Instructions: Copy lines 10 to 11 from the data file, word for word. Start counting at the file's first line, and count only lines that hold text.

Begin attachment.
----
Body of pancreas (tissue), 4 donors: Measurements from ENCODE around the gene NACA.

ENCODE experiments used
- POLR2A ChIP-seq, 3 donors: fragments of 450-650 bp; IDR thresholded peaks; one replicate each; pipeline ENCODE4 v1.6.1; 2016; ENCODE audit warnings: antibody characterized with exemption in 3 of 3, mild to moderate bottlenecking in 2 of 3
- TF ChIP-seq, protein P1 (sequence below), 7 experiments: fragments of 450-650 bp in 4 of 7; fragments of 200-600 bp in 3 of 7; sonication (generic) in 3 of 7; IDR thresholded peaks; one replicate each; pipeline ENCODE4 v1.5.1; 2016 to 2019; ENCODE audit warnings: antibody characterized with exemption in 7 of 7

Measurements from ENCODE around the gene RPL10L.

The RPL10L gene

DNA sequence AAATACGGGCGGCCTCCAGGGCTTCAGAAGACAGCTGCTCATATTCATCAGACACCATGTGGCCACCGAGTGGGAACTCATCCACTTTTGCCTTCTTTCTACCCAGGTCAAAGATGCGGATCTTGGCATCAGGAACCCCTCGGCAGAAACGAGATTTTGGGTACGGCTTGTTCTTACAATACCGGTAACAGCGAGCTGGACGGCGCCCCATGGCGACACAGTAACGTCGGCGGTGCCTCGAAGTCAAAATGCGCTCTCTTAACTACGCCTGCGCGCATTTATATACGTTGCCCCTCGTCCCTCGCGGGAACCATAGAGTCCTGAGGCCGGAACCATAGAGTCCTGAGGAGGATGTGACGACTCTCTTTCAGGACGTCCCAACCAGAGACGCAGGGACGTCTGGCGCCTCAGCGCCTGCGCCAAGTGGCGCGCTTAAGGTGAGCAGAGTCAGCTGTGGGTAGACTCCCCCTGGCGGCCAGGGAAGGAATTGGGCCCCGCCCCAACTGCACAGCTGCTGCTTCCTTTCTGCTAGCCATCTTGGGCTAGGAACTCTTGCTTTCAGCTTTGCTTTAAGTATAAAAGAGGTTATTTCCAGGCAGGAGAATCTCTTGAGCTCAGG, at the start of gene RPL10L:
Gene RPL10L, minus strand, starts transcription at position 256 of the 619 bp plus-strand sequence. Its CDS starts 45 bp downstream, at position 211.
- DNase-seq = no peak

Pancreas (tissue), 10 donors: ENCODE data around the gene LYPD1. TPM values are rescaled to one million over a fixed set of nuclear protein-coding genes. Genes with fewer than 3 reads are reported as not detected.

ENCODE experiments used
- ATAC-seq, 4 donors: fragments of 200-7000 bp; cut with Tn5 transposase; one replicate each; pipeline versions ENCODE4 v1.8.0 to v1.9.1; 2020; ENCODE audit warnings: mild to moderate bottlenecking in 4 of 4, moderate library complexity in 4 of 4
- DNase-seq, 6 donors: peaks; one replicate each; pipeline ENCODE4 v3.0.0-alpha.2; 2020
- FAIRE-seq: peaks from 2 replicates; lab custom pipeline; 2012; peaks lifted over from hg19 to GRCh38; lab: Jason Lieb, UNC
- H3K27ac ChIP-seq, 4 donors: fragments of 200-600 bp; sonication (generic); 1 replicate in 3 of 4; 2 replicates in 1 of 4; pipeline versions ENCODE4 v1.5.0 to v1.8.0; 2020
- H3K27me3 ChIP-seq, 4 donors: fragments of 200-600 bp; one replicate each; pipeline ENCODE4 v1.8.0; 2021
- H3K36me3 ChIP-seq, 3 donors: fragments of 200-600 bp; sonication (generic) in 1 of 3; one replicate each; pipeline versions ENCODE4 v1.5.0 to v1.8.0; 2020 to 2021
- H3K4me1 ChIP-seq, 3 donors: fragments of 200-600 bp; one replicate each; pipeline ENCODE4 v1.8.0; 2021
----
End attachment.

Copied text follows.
Pancreas (tissue), 10 donors: ENCODE data around the gene LYPD1. TPM values are rescaled to one million over a fixed set of nuclear protein-coding genes. Genes with fewer than 3 reads are reported as not detected.

ENCODE experiments used